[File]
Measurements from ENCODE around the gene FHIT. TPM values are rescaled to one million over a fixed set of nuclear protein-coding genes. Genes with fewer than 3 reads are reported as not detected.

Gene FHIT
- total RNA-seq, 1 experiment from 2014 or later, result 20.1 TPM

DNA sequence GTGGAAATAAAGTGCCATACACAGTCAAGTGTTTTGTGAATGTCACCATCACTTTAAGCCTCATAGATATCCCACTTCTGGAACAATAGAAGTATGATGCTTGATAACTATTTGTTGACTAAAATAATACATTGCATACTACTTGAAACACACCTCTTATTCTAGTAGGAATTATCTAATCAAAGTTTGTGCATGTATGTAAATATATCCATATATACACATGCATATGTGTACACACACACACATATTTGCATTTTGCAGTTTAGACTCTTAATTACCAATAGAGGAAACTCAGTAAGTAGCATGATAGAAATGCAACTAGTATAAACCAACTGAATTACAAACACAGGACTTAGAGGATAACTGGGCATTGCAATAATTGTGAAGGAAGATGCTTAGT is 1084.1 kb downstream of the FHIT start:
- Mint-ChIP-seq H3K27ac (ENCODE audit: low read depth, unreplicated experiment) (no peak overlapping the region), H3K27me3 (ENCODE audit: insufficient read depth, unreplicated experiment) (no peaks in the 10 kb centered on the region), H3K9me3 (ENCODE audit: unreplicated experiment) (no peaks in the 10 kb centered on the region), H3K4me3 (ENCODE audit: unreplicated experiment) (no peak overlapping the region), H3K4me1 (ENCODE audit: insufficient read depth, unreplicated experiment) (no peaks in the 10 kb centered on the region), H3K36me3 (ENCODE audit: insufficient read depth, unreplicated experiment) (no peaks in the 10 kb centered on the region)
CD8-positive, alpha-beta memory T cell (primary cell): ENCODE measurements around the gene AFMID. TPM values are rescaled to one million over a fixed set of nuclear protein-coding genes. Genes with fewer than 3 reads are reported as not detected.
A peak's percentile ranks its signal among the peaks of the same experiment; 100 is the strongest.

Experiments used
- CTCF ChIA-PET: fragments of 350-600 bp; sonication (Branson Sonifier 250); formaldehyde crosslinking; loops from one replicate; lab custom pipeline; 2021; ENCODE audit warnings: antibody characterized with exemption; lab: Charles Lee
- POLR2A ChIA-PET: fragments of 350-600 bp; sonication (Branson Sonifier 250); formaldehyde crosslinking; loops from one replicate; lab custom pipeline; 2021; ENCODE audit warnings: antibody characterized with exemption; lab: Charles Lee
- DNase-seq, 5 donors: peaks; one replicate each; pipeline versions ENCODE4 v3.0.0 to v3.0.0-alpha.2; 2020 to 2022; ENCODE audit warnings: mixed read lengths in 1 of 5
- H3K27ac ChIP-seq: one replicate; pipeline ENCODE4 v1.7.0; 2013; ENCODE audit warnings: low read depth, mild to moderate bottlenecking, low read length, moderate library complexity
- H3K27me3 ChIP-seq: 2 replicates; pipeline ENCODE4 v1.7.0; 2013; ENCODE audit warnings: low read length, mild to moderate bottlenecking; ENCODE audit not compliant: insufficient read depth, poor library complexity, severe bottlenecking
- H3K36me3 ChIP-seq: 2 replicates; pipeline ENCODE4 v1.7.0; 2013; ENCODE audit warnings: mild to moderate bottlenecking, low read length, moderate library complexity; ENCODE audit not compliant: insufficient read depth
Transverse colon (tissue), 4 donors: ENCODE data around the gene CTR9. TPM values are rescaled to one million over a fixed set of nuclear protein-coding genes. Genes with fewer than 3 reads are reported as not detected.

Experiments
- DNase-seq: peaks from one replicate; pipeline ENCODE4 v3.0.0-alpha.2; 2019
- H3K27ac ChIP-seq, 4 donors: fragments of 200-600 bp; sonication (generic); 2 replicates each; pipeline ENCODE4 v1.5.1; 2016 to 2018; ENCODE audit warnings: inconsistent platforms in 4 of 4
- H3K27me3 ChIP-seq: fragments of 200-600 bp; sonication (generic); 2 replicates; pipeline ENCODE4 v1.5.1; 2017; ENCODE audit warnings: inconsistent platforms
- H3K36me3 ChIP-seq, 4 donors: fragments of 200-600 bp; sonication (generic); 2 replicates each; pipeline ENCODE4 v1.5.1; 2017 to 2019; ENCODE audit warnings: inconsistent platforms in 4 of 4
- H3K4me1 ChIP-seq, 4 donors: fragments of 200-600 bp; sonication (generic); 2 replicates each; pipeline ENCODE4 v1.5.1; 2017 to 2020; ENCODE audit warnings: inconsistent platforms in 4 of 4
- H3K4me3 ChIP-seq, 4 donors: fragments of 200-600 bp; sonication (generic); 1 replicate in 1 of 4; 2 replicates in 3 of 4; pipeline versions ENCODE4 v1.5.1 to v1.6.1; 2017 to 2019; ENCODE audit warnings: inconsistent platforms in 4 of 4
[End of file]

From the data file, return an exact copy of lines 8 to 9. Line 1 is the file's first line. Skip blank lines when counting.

Experiments used
- CTCF ChIA-PET: fragments of 350-600 bp; sonication (Branson Sonifier 250); formaldehyde crosslinking; loops from one replicate; lab custom pipeline; 2021; ENCODE audit warnings: antibody characterized with exemption; lab: Charles Lee